If the Welfare Reform Bill passes its Consideration Stage by the end of February (as the financial package requires), will the DUP withdraw their objection and allow Sinn Féin’s Mitchel McLaughlin to be elected as Speaker? They’ll surely not wait until the Bill receives Royal Assent? Mitchel’s elevation will create a vacancy for a Deputy Speaker. Who will the DUP nominate from within their ranks? Realistically the role will go to an older back bencher. And will the DUP and Sinn Féin agree to give one Deputy Speaker (the DUP one) the honorary badge of Principal Deputy Speaker?
2. Can the parties meet their
Stormont House Agreement commitments in the first few months of 2015 while election campaigning starts? Advent Agreement
With the Westminster election on 7 May 2015, and the dissolution of Parliament on the 30 March, the campaign will start in earnest towards the end of February, particularly in key seats like East Belfast, South Belfast and Fermanagh & South Tyrone.
The parties – well Sinn Féin and the DUP at a minimum – need to hold it together and in order to agree key decisions and satisfy Treasury demands around the financial package and legislation to devolve Corporation Tax:
- Final budget agreed in January 2015.
- Welfare Reform Bill legislation before Assembly in 2015 and passing Consideration Stage by end of February 2015.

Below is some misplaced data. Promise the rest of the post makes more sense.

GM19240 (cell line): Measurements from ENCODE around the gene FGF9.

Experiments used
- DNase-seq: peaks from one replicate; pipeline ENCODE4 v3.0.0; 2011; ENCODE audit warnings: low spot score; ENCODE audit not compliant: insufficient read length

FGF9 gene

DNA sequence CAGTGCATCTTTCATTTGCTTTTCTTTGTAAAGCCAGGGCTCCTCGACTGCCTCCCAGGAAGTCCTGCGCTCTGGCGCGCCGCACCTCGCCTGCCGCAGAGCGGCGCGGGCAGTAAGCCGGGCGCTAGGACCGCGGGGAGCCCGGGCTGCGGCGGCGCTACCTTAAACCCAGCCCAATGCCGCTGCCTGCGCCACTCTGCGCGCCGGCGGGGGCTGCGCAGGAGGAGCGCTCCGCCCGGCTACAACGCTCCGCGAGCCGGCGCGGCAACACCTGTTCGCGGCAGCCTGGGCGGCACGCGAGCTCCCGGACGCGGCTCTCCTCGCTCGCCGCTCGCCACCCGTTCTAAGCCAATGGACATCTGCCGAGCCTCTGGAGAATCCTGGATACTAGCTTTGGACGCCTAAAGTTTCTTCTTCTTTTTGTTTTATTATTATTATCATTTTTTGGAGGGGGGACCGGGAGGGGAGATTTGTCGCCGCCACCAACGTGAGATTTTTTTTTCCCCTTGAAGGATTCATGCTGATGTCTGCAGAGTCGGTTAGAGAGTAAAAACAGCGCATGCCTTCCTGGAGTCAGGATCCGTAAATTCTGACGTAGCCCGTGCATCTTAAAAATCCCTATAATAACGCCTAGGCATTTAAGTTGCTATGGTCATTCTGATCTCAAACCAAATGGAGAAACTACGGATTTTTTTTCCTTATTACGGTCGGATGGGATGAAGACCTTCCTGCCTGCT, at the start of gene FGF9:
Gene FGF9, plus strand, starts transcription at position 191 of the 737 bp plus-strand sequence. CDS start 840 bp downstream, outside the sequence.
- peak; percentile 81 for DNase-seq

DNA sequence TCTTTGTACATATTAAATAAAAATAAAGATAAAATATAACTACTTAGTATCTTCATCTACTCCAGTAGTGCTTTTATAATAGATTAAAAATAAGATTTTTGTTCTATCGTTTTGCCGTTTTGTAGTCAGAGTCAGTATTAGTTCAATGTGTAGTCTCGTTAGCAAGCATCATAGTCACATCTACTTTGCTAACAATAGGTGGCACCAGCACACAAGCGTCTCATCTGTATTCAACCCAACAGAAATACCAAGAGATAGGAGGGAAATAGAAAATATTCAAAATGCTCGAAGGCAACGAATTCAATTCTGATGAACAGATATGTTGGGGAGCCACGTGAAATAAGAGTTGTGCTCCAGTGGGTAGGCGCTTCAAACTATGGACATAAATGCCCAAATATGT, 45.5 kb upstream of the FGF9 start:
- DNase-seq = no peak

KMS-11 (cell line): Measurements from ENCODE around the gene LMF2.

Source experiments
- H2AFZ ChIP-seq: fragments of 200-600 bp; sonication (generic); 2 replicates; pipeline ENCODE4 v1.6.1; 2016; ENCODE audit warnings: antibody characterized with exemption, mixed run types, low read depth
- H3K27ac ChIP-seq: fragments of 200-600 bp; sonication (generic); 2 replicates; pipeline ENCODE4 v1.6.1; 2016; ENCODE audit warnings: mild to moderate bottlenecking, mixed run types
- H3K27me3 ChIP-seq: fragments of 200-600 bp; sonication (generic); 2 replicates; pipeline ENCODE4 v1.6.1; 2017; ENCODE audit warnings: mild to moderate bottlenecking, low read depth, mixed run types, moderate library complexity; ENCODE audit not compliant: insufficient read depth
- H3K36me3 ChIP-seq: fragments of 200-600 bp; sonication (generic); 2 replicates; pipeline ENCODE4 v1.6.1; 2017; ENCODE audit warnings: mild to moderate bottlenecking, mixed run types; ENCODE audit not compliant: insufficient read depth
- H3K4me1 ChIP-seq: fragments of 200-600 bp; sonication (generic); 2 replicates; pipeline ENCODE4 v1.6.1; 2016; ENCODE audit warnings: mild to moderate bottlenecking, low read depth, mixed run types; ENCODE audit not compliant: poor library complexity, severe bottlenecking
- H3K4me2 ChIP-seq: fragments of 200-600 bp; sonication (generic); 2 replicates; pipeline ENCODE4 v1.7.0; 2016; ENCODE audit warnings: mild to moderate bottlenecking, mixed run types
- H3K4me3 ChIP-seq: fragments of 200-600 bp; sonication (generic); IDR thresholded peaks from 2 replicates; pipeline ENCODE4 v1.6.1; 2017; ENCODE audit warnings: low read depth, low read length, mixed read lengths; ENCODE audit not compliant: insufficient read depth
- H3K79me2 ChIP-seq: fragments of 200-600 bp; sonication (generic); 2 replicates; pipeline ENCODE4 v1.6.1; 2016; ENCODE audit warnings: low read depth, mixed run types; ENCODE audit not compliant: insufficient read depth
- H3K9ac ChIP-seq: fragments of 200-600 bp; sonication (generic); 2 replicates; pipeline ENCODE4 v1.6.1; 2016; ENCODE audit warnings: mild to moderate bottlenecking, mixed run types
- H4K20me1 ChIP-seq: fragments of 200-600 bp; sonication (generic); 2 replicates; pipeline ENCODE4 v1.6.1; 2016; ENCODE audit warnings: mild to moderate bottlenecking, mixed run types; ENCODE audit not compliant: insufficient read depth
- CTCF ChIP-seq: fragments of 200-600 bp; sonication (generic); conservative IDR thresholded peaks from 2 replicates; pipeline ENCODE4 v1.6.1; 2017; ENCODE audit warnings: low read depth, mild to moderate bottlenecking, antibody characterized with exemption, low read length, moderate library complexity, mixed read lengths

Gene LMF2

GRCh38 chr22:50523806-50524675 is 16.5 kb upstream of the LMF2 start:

- Opposition arrangements and support to be put in place by the Assembly by March 2015.
- Establish a Commission on Flags, Identity, Culture and Tradition by June 2015.
- OFMdFM to bring forward legislative proposals – including Code of Conduct, criteria, accountability – on parades and related protests (via the Office of Legislative Counsel) to the Executive by June 2015.
- Establish a compact civic advisory panel by June 2015 that will meet regularly, consider key social, cultural and economic issues, and to advise the NI Executive
3. Is there any political mileage left in poring over On The Runs?
Tony Blair has been summoned to give evidence to the NI Affairs Committee’s inquiry into the administrative scheme for On The Runs on Wednesday 14 January. His answers – tone, content and completeness – are unlikely to build trust between republicans and unionists. But are there any votes to be won or lost this year over the matter?
4. Expect schools to get at least a partial budget reprieve.
In November, schools were informed about budget cuts. (The same week, schools report receiving glossy brochures, thick paper curriculum updates and posters for staff rooms from the department, boards and CCEA, along with outside consultants contracted to DENI booking in to find out about testing paid for and run by schools outside department control … which sounds like there’s still some flab in the core still to be cut before the schools deserve to be hit.)
For large schools, the cut in next year’s budget would be several hundred thousand pounds. Given that staffing makes up the greatest proportion of school budgets, it classroom assistant posts and some teaching positions are at risk. Some schools will not be replacing retiring senior staff, such as vice principals.
However, given that the reluctance to respond to school requests to be furnished with final firm budgets, it seems likely that the officials are holding out for a better settlement in the New Year.
5. Will big house unionism make a fuss over the cancellation of the north Belfast parading panel?